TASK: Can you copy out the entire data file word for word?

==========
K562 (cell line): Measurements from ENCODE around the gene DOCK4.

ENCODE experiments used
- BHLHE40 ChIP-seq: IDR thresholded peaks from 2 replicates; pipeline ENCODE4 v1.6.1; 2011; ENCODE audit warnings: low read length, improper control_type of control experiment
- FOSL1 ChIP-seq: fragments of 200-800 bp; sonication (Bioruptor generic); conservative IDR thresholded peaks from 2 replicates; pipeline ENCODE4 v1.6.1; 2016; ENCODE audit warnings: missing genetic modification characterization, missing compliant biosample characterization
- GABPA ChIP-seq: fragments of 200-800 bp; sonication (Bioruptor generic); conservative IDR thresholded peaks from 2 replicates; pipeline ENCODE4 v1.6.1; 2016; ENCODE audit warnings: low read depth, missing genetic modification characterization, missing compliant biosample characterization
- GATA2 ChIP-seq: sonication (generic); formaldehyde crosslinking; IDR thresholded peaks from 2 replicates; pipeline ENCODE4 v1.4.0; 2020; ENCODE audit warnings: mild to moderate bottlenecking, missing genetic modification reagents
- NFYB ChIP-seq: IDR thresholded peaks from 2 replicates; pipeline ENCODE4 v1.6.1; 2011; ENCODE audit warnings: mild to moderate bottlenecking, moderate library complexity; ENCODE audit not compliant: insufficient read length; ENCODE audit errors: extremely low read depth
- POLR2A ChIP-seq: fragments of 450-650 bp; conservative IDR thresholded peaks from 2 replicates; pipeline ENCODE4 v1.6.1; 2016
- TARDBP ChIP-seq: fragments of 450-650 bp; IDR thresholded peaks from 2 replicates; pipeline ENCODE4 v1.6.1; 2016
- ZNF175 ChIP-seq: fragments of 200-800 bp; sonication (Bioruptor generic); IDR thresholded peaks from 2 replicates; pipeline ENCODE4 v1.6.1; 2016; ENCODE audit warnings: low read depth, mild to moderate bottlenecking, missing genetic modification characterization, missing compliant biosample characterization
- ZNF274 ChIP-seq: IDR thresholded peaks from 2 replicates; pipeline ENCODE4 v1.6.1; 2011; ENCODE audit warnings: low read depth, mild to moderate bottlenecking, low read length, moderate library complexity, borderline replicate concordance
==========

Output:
K562 (cell line): Measurements from ENCODE around the gene DOCK4.

ENCODE experiments used
- BHLHE40 ChIP-seq: IDR thresholded peaks from 2 replicates; pipeline ENCODE4 v1.6.1; 2011; ENCODE audit warnings: low read length, improper control_type of control experiment
- FOSL1 ChIP-seq: fragments of 200-800 bp; sonication (Bioruptor generic); conservative IDR thresholded peaks from 2 replicates; pipeline ENCODE4 v1.6.1; 2016; ENCODE audit warnings: missing genetic modification characterization, missing compliant biosample characterization
- GABPA ChIP-seq: fragments of 200-800 bp; sonication (Bioruptor generic); conservative IDR thresholded peaks from 2 replicates; pipeline ENCODE4 v1.6.1; 2016; ENCODE audit warnings: low read depth, missing genetic modification characterization, missing compliant biosample characterization
- GATA2 ChIP-seq: sonication (generic); formaldehyde crosslinking; IDR thresholded peaks from 2 replicates; pipeline ENCODE4 v1.4.0; 2020; ENCODE audit warnings: mild to moderate bottlenecking, missing genetic modification reagents
- NFYB ChIP-seq: IDR thresholded peaks from 2 replicates; pipeline ENCODE4 v1.6.1; 2011; ENCODE audit warnings: mild to moderate bottlenecking, moderate library complexity; ENCODE audit not compliant: insufficient read length; ENCODE audit errors: extremely low read depth
- POLR2A ChIP-seq: fragments of 450-650 bp; conservative IDR thresholded peaks from 2 replicates; pipeline ENCODE4 v1.6.1; 2016
- TARDBP ChIP-seq: fragments of 450-650 bp; IDR thresholded peaks from 2 replicates; pipeline ENCODE4 v1.6.1; 2016
- ZNF175 ChIP-seq: fragments of 200-800 bp; sonication (Bioruptor generic); IDR thresholded peaks from 2 replicates; pipeline ENCODE4 v1.6.1; 2016; ENCODE audit warnings: low read depth, mild to moderate bottlenecking, missing genetic modification characterization, missing compliant biosample characterization
- ZNF274 ChIP-seq: IDR thresholded peaks from 2 replicates; pipeline ENCODE4 v1.6.1; 2011; ENCODE audit warnings: low read depth, mild to moderate bottlenecking, low read length, moderate library complexity, borderline replicate concordance